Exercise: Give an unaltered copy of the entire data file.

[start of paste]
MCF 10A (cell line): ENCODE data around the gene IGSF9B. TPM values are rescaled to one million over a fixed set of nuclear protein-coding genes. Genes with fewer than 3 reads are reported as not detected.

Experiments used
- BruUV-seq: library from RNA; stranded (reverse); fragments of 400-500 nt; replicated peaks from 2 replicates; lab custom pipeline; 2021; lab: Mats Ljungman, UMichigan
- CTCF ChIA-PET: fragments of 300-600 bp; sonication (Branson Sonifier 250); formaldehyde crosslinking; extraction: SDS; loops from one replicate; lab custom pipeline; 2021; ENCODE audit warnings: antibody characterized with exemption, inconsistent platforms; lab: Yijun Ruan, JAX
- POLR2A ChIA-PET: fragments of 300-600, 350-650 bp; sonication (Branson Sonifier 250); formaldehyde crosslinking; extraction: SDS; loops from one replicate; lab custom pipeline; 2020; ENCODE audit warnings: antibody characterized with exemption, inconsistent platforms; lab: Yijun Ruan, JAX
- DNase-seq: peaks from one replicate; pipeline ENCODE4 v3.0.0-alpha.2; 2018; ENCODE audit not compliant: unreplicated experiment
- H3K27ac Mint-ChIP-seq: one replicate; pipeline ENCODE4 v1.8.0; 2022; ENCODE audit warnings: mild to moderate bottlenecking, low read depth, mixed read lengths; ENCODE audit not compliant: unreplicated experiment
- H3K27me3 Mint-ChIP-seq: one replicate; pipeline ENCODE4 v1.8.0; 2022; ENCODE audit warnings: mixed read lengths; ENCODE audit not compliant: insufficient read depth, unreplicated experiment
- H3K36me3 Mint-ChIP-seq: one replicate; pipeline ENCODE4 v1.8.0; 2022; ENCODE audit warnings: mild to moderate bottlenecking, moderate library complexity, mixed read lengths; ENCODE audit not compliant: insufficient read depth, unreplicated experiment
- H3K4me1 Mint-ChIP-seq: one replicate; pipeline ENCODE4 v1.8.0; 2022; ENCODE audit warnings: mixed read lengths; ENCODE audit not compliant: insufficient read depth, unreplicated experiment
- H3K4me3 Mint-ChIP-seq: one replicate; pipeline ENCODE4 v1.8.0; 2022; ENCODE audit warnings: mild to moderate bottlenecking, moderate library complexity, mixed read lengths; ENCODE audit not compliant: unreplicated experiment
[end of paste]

MCF 10A (cell line): ENCODE data around the gene IGSF9B. TPM values are rescaled to one million over a fixed set of nuclear protein-coding genes. Genes with fewer than 3 reads are reported as not detected.

Experiments used
- BruUV-seq: library from RNA; stranded (reverse); fragments of 400-500 nt; replicated peaks from 2 replicates; lab custom pipeline; 2021; lab: Mats Ljungman, UMichigan
- CTCF ChIA-PET: fragments of 300-600 bp; sonication (Branson Sonifier 250); formaldehyde crosslinking; extraction: SDS; loops from one replicate; lab custom pipeline; 2021; ENCODE audit warnings: antibody characterized with exemption, inconsistent platforms; lab: Yijun Ruan, JAX
- POLR2A ChIA-PET: fragments of 300-600, 350-650 bp; sonication (Branson Sonifier 250); formaldehyde crosslinking; extraction: SDS; loops from one replicate; lab custom pipeline; 2020; ENCODE audit warnings: antibody characterized with exemption, inconsistent platforms; lab: Yijun Ruan, JAX
- DNase-seq: peaks from one replicate; pipeline ENCODE4 v3.0.0-alpha.2; 2018; ENCODE audit not compliant: unreplicated experiment
- H3K27ac Mint-ChIP-seq: one replicate; pipeline ENCODE4 v1.8.0; 2022; ENCODE audit warnings: mild to moderate bottlenecking, low read depth, mixed read lengths; ENCODE audit not compliant: unreplicated experiment
- H3K27me3 Mint-ChIP-seq: one replicate; pipeline ENCODE4 v1.8.0; 2022; ENCODE audit warnings: mixed read lengths; ENCODE audit not compliant: insufficient read depth, unreplicated experiment
- H3K36me3 Mint-ChIP-seq: one replicate; pipeline ENCODE4 v1.8.0; 2022; ENCODE audit warnings: mild to moderate bottlenecking, moderate library complexity, mixed read lengths; ENCODE audit not compliant: insufficient read depth, unreplicated experiment
- H3K4me1 Mint-ChIP-seq: one replicate; pipeline ENCODE4 v1.8.0; 2022; ENCODE audit warnings: mixed read lengths; ENCODE audit not compliant: insufficient read depth, unreplicated experiment
- H3K4me3 Mint-ChIP-seq: one replicate; pipeline ENCODE4 v1.8.0; 2022; ENCODE audit warnings: mild to moderate bottlenecking, moderate library complexity, mixed read lengths; ENCODE audit not compliant: unreplicated experiment